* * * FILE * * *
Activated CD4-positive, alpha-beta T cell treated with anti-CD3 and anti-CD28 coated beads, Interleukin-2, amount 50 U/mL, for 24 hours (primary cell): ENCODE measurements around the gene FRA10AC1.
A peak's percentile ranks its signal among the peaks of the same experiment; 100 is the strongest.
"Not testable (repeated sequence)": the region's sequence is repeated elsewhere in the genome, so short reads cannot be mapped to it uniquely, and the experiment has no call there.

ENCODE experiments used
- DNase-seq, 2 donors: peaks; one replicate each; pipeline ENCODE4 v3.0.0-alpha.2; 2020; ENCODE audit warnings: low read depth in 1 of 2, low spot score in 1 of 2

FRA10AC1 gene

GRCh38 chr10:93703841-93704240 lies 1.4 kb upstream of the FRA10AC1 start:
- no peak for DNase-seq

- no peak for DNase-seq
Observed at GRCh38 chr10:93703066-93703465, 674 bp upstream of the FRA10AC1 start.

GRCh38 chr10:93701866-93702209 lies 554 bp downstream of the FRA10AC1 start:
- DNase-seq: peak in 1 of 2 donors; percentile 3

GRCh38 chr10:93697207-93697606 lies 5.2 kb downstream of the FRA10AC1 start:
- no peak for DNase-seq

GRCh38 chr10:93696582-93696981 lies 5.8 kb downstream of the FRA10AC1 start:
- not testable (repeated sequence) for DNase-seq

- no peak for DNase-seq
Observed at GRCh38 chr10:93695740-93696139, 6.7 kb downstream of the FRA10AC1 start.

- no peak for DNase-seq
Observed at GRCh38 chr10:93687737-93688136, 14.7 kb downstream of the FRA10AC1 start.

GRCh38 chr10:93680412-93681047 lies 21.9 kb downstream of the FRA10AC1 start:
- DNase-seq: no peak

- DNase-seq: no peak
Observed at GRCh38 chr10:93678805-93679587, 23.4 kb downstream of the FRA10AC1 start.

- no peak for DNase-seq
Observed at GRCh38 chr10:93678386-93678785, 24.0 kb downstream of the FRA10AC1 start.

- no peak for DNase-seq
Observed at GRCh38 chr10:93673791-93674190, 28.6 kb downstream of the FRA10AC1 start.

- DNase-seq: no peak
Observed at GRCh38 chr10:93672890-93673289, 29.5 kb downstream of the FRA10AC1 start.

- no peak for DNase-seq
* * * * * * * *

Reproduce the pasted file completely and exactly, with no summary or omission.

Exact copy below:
Activated CD4-positive, alpha-beta T cell treated with anti-CD3 and anti-CD28 coated beads, Interleukin-2, amount 50 U/mL, for 24 hours (primary cell): ENCODE measurements around the gene FRA10AC1.
A peak's percentile ranks its signal among the peaks of the same experiment; 100 is the strongest.
"Not testable (repeated sequence)": the region's sequence is repeated elsewhere in the genome, so short reads cannot be mapped to it uniquely, and the experiment has no call there.

ENCODE experiments used
- DNase-seq, 2 donors: peaks; one replicate each; pipeline ENCODE4 v3.0.0-alpha.2; 2020; ENCODE audit warnings: low read depth in 1 of 2, low spot score in 1 of 2

FRA10AC1 gene

GRCh38 chr10:93703841-93704240 lies 1.4 kb upstream of the FRA10AC1 start:
- no peak for DNase-seq

- no peak for DNase-seq
Observed at GRCh38 chr10:93703066-93703465, 674 bp upstream of the FRA10AC1 start.

GRCh38 chr10:93701866-93702209 lies 554 bp downstream of the FRA10AC1 start:
- DNase-seq: peak in 1 of 2 donors; percentile 3

GRCh38 chr10:93697207-93697606 lies 5.2 kb downstream of the FRA10AC1 start:
- no peak for DNase-seq

GRCh38 chr10:93696582-93696981 lies 5.8 kb downstream of the FRA10AC1 start:
- not testable (repeated sequence) for DNase-seq

- no peak for DNase-seq
Observed at GRCh38 chr10:93695740-93696139, 6.7 kb downstream of the FRA10AC1 start.

- no peak for DNase-seq
Observed at GRCh38 chr10:93687737-93688136, 14.7 kb downstream of the FRA10AC1 start.

GRCh38 chr10:93680412-93681047 lies 21.9 kb downstream of the FRA10AC1 start:
- DNase-seq: no peak

- DNase-seq: no peak
Observed at GRCh38 chr10:93678805-93679587, 23.4 kb downstream of the FRA10AC1 start.

- no peak for DNase-seq
Observed at GRCh38 chr10:93678386-93678785, 24.0 kb downstream of the FRA10AC1 start.

- no peak for DNase-seq
Observed at GRCh38 chr10:93673791-93674190, 28.6 kb downstream of the FRA10AC1 start.

- DNase-seq: no peak
Observed at GRCh38 chr10:93672890-93673289, 29.5 kb downstream of the FRA10AC1 start.

- no peak for DNase-seq